Lexus GS450h Review

24 Feb 2015 | Author: | Comments Off on Lexus GS450h Review
Lexus GS450h

Lexus GS450h

Review

Most of the LHD components are a good bit smaller than those in the RX400h, SUV hybrid and this makes a difference both in weight and space-saving.

7 March 2007 MAC

Most of the LHD components are a good bit smaller than those in the RX400h, SUV hybrid and this makes a difference both in weight and space-saving. This is particularly true of the new and supposedly unique automatic transmission system the Electronically-controlled Continuously Variable Transmission or E-CVT, featuring fully automatic or a 6-speed sequential gear-change.

Unlike the old DAF CVT, the Lexus E-CVT has a good deal more than Drive, Reverse and somewhere vaguely in the middle, Neutral – the modern version is like comparing an iPod to a gramophone. Electronic gizmology now allows the six ‘steps’ in sequential or ‘S’ mode to provide better control, a sportier drive and a form of engine-braking.

So, the GS450h is a Sports Saloon and as well as being cleaner than most in this segment, it retains the swiftness associated with the label. With on-demand torque from the ‘get-go’ the 0-62mph time is 5.9seconds and the top speed is 155mph but that’s not at the expense of good fuel consumption. The published figures are; 31.7mpg for the urban cycle, 39.2mpg for the extra-urban and the combined works out as 35.8mpg.

Tailpipe emissions are measured as 186g/km CO2, no NOx whatsoever, only 0.01 g/km hydrocarbons and 0.10g/km of carbon monoxide, which puts the GS450h in VED Band F (£180).

With the 3.5, V6 and the added powerboost from the electric motor, performance is assured and a scrunch of the toes on the accelerator is enough to prove it. On motorways, the car feel like a magic carpet ride, such is the smoothness and minimal noise intrusion and this is where the car is at its best.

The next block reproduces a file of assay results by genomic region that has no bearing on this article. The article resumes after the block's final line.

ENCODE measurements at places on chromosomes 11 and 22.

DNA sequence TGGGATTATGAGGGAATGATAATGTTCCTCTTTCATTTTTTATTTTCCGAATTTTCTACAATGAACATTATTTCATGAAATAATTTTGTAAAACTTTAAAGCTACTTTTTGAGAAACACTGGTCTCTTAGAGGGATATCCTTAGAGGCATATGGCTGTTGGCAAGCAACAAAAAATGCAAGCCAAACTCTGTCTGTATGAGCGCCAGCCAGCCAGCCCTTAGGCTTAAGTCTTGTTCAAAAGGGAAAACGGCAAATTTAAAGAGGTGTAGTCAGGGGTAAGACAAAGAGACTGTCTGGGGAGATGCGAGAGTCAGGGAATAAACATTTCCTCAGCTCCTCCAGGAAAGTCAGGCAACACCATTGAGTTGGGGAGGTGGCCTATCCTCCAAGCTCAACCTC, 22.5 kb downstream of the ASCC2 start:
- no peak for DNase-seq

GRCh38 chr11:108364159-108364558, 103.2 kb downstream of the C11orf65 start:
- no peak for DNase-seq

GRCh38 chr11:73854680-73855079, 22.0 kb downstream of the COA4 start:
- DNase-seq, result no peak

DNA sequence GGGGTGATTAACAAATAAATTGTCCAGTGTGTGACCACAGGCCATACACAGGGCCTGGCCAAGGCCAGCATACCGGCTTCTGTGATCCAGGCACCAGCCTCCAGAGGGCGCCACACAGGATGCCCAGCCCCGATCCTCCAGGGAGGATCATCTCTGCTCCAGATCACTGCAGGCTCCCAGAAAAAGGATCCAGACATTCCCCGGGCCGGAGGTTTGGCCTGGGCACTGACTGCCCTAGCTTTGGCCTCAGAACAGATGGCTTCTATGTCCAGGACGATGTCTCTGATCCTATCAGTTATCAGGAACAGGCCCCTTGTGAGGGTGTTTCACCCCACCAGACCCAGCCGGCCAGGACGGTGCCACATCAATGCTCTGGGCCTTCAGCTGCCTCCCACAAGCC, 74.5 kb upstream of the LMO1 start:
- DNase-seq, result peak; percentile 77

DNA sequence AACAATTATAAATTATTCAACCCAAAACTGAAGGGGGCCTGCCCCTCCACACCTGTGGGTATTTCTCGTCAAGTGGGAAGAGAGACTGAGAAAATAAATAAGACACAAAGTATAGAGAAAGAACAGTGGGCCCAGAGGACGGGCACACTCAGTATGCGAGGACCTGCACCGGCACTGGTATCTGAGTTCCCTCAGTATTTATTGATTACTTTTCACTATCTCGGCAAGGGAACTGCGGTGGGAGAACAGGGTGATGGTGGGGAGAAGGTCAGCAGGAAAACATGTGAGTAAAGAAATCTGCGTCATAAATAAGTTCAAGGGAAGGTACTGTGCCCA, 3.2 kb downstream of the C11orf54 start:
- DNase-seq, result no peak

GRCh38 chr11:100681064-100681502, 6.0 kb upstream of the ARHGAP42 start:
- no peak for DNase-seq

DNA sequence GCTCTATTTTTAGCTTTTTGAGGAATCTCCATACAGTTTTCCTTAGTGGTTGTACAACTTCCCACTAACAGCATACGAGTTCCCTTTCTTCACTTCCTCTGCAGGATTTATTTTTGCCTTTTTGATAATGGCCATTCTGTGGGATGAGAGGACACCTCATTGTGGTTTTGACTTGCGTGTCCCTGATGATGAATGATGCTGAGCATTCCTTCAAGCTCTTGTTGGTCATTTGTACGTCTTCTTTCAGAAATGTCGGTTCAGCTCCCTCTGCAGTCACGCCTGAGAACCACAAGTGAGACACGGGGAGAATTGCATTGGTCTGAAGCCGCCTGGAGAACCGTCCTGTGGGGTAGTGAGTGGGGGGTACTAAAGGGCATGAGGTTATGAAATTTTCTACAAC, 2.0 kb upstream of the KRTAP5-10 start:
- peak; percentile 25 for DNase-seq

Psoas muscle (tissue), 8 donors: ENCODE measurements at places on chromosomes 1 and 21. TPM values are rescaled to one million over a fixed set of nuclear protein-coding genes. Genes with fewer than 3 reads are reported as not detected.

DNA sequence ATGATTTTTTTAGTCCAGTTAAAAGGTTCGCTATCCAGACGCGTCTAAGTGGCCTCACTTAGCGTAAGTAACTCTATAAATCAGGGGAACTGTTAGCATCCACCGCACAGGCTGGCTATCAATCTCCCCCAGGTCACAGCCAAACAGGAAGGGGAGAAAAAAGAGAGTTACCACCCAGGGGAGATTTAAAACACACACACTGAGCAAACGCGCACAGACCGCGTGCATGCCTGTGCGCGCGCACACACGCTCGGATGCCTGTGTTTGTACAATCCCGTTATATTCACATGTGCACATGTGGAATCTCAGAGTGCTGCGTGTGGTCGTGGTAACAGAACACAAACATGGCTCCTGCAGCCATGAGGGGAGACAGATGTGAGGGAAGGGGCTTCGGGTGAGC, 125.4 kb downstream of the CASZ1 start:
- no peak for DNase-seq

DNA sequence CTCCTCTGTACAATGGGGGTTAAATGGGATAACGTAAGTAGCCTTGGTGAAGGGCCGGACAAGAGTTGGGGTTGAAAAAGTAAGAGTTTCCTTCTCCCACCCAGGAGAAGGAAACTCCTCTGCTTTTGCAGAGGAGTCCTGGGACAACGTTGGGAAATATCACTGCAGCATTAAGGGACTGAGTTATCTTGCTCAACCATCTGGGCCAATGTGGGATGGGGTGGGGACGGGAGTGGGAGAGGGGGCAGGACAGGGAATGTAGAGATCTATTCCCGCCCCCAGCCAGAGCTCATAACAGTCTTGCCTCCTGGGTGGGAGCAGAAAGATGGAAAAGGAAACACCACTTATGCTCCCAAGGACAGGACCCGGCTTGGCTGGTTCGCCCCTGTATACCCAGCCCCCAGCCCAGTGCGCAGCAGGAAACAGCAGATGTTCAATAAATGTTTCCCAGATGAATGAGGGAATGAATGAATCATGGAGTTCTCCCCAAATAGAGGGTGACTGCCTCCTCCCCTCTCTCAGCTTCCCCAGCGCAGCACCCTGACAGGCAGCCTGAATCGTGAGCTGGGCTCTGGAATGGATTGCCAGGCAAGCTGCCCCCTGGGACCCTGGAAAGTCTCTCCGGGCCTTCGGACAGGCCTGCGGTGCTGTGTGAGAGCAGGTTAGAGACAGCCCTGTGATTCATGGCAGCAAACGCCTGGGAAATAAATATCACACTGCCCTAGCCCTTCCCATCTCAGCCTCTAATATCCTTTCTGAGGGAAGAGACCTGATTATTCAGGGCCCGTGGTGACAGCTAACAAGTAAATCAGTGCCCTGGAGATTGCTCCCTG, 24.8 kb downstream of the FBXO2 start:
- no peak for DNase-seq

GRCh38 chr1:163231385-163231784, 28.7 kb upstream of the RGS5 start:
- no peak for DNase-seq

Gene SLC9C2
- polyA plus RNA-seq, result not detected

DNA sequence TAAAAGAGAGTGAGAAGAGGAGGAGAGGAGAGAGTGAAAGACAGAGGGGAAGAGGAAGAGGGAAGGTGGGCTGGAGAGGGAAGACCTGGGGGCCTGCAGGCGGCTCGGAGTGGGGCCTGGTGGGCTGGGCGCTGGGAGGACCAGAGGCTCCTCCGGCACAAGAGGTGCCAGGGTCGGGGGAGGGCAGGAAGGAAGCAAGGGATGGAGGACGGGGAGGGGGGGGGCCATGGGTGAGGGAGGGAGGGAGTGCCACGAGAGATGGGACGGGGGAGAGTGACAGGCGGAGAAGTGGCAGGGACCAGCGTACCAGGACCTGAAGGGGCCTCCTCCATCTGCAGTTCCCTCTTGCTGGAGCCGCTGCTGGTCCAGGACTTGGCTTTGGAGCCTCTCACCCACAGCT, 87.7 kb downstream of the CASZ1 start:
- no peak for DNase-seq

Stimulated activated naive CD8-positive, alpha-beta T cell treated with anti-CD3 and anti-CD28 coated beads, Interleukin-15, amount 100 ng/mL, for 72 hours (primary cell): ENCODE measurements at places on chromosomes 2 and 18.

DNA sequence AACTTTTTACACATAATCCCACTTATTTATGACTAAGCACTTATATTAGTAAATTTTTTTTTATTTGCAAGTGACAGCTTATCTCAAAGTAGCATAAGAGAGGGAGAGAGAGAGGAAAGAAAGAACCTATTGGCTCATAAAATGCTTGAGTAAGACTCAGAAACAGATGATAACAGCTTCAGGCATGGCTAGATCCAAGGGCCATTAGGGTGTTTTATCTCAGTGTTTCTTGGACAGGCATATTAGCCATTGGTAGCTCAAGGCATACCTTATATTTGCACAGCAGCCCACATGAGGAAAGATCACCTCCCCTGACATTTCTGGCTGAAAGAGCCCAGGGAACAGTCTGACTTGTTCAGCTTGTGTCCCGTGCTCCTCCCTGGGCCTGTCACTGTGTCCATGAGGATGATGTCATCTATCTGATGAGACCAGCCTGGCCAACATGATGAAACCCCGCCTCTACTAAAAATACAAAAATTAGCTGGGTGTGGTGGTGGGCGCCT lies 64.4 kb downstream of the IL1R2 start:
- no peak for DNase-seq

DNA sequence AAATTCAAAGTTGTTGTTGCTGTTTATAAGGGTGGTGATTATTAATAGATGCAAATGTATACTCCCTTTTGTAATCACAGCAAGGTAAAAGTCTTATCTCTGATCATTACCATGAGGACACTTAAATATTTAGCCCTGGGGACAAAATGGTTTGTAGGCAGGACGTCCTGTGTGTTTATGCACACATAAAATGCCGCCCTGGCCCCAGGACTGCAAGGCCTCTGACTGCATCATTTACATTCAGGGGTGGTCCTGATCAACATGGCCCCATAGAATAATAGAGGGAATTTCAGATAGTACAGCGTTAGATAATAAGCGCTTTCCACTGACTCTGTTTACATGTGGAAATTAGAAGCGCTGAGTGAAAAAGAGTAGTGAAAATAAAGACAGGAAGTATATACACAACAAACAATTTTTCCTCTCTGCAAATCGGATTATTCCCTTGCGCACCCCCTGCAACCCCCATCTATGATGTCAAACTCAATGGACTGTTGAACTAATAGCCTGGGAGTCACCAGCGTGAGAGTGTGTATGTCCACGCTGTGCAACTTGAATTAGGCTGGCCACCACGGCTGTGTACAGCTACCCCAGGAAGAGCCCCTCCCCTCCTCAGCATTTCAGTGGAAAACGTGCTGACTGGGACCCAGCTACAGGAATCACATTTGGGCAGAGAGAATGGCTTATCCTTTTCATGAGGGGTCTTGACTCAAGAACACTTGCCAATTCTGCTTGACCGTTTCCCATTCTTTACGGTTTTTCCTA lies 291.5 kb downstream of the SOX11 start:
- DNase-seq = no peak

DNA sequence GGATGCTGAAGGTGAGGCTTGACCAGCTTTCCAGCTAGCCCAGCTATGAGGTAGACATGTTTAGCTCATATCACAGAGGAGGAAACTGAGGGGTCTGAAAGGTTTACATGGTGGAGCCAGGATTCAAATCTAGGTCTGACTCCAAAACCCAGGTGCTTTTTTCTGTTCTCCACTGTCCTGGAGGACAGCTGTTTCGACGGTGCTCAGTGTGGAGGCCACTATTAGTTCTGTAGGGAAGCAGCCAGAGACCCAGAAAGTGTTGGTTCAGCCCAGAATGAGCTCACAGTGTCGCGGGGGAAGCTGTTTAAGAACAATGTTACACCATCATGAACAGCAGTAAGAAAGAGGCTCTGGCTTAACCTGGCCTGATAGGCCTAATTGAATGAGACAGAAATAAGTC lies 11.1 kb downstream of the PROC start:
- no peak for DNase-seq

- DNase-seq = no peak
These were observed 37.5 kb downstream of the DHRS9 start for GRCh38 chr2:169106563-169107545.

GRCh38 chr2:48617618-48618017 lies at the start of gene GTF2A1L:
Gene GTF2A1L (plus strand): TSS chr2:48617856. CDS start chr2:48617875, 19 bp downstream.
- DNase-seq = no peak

Lexus GS450h

The torsional stiffness makes the car feel very solid and agile on minor roads and twisting lanes but the low-profile tyres on the 18-inch wheels means that every bump and undulation is felt. This is the case whether the Adaptive Variable Suspension is set to Comfort or Sport.

Although Lexi (?) have always been noted for their build quality and prowess, the biggest niggle was the lack of feedback for the driver. The GS450h is different – the problem has been solved introduction of Variable Gear Ratio Steering (VGRS), which is part of the Electric Power Steering system. VGRS does what it says on the tin, altering the weight of the steering according to the speed but also manages to improve the feedback at the same time.

The GS450h comes in three versions; standard, SE and SE-L with prices ranging from £38,058 to £46,808 and apart from getting a lot of car for the money the BIK rate is 21 per cent.

The test car was the SE-L, which means it was fitted with a lot of goodies, many of which are also in the SE. Taking comfort as a starting point, the owner of an SE-L will benefit from leather-clad seats, 8-way adjustable front seats, both of which have lumbar support, memory settings and heating and ventilation. There’s wood trim on the rake and reach adjustable steering wheel as well as the doors and part of the centre console and a dual-zone climate control with air-filter.

Lexus GS450h
Lexus GS450h
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